'Allies will help' Afghan surge
Brussels - The Nato chief said on Wednesday that alliance members would send at least 5 000 troops to back the new US surge of 30 000 extra soldiers, but key nations made no immediate offer to help.
Britain, which already has the second biggest contingent in Afghanistan, has promised to send another 500 troops but other Nato allies have been reluctant to answer US pleas for more help to fight the Taliban and al-Qaeda.
Germany and France, both reluctant to send more troops, said they will wait until a London conference on Afghanistan on January 28 to decide on further action.
But Nato Secretary General Anders Fogh Rasmussen said US allies "will send at least 5 000 soldiers ...and possibly a few more thousand on top of it."
Nato foreign ministers meet in Brussels on Friday to discuss Afghanistan, where more than 40 countries have troops.
"I think you will see some pledges right now, and some at a later stage" after the London conference, Rasmussen said. "Then you will see a build-up of troops during 2010."
He said he would recommend the Nato-led International Security Assistance Force (Isaf) begin handing over security responsibilities to Afghan forces from next year.
There are currently about 113 000 US and Nato troops in Afghanistan, where the insurgency is at its deadliest since the Taliban was overthrown in 2001.
Unite behind Obama
Britain currently has about 9 500 troops in the international force, Germany 4 300 and France 3 750.
"I call on all our allies to unite behind President Obama's strategy," British Prime Minister Gordon Brown said after Obama's announcement.
"Britain will continue to play its full part in persuading other countries to offer troops to the Afghanistan campaign."
Italy has said it will send an unspecified number of reinforcements, while Poland is considering deploying several hundred.
Czech Defence Minister Martin Bartak said on Wednesday Prague could send a further 100, and Turkey said Prime Minister Recep Tayyip Erdogan would discuss Ankara's contribution when he sees Obama in Washington next week.
Announcing the new surge, Obama vowed to "seize the initiative" to end the conflict and start a pull-out in July 2011, nearly 10 years since Western troops forced the Taliban out of Kabul. He cranked up pressure on Nato members for more troops, saying they too were threatened by Afghan-based terrorism.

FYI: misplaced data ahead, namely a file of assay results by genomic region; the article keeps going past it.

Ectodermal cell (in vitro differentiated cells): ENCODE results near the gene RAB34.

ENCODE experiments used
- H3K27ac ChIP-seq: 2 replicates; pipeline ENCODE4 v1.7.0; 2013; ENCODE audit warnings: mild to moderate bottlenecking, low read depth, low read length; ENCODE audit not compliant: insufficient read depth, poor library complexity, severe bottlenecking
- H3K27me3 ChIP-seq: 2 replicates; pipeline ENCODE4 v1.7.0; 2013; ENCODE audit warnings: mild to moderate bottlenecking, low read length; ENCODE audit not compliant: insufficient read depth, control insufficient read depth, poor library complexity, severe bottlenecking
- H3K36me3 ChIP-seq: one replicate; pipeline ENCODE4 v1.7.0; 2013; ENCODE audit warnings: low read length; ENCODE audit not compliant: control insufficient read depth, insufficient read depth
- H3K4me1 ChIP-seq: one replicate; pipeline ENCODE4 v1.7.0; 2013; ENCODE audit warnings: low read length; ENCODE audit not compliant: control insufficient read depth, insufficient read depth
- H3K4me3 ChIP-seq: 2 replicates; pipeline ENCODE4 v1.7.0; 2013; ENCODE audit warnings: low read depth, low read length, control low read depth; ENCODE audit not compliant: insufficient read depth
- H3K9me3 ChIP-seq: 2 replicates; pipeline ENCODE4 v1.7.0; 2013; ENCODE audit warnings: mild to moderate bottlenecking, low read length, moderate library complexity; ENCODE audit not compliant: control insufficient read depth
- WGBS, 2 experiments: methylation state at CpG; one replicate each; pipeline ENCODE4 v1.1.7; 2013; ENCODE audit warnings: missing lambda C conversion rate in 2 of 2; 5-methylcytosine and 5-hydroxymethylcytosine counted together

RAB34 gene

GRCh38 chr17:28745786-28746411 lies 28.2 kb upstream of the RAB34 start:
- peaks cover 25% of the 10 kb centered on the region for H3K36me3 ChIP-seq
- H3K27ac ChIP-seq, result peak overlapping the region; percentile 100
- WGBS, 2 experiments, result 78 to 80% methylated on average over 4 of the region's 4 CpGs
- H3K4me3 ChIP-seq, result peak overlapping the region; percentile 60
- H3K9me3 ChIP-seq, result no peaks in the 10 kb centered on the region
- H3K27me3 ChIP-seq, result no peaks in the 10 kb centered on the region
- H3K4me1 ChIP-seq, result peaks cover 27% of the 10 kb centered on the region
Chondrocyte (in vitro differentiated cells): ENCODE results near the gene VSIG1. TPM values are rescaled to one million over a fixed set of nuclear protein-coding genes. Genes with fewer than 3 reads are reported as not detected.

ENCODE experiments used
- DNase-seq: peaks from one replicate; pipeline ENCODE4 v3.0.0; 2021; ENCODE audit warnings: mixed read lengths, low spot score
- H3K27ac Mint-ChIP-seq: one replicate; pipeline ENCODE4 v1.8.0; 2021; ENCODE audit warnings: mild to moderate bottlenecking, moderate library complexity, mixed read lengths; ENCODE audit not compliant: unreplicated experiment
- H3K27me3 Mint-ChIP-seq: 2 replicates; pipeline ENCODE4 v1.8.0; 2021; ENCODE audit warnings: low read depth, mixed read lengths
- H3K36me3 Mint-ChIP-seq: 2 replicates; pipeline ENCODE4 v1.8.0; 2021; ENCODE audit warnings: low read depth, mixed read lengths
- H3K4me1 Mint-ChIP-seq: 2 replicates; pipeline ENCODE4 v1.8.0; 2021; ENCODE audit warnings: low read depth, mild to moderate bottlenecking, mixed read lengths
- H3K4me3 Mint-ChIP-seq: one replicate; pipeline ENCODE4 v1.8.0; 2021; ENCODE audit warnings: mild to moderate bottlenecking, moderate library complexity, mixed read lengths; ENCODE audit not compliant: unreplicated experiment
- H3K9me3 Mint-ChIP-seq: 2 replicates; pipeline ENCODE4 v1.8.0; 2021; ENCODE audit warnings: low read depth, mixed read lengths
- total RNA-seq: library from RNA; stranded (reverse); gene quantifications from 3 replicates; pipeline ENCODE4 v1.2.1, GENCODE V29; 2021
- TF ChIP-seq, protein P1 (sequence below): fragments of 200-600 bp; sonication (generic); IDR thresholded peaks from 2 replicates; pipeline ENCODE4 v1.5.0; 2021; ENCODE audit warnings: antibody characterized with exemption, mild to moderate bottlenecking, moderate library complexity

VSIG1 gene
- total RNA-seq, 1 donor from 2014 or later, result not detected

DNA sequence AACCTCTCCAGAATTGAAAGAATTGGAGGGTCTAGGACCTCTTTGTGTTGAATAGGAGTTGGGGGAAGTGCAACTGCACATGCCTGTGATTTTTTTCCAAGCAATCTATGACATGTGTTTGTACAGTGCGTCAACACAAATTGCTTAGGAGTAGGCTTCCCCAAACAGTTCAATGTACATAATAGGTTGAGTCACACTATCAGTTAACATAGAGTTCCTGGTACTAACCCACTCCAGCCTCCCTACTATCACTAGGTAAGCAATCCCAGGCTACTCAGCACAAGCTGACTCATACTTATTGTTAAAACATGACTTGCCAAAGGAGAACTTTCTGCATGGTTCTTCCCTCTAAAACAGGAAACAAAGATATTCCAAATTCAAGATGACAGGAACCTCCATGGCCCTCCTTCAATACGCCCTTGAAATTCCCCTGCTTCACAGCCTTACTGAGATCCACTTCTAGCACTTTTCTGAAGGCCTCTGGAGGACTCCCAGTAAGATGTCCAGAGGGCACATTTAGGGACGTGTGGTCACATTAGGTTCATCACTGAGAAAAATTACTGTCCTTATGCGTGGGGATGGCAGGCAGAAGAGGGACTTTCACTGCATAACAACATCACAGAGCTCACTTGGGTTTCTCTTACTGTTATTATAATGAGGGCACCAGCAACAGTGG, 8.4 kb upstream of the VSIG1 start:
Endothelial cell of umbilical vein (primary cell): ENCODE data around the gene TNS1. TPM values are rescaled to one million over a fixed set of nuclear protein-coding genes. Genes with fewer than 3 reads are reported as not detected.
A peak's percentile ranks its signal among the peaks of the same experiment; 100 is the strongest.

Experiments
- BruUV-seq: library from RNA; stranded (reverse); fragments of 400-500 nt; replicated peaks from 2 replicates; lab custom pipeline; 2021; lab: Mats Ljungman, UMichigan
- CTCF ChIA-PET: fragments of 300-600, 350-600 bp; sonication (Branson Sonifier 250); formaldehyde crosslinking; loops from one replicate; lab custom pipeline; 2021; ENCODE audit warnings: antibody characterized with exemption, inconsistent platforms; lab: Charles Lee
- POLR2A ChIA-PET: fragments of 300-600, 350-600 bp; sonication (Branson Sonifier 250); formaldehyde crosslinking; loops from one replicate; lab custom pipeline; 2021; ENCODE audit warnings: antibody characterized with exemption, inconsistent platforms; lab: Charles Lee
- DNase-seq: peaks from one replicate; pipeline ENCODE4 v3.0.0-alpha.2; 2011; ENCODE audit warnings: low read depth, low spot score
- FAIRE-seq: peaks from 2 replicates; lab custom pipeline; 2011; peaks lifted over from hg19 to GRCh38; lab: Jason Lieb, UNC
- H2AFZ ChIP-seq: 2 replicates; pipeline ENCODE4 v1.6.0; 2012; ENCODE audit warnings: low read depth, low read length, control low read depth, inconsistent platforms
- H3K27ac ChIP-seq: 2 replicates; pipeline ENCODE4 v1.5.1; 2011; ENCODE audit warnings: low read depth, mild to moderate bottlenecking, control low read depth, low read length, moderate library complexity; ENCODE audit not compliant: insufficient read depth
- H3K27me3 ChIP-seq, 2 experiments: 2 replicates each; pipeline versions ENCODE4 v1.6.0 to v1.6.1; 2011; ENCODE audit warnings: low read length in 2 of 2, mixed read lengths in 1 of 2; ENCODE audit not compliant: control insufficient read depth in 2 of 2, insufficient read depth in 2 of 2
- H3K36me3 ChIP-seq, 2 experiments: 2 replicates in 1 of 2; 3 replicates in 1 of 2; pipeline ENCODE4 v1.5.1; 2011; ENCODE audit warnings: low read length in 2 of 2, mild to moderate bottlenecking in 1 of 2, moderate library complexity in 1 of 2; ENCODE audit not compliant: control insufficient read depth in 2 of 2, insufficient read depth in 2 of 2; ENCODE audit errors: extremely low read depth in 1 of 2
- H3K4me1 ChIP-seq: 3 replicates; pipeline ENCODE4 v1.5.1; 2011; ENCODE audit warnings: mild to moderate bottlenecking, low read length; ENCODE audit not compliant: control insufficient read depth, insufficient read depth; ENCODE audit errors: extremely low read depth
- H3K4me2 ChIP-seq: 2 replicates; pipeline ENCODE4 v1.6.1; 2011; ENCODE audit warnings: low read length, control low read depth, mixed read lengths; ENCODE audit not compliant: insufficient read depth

French President Nicolas Sarkozy said he "provides his full support" for Obama's strategy and called "on all countries which want to help the Afghan people to support it," but said France would wait until the London conference to review its contribution.
Sarkozy said France wants to hear clear commitments from Afghan leaders on taking over responsibility for security, which will allow the international community to review its efforts.
German Foreign Minister Guido Westerwelle reiterated comments made on Tuesday by Chancellor Angela Merkel that she would also wait for the London conference, adding that security would not be solved by military means alone.
"Before the conference on Afghanistan and the strategic discussions that will take place during that conference, a debate on troop levels and German participation is neither sensible nor appropriate," he told reporters.
Australian Prime Minister Kevin Rudd has pledged to send more police trainers and civilian aid experts but did not offer more troops beyond the 1 550 that Australia has already there.
Dutch Foreign Minister Maxime Verhagen hailed the boosting of the "international mission" in Afghanistan, but Defence Minister Eimert van Middelkoop promised no new troops.
On the contrary, he said, the government had not decided whether to extend the deployment of nearly 1 800 Dutch troops beyond August 1 2010, which is opposed by a majority in parliament.
In Kabul, an Afghan foreign ministry spokesperson said the government welcomed the new strategy. But there is also pressure for more political efforts.
But a Taliban spokesperson warned that the extra troops would provoke further resistance and would "withdraw shamefully".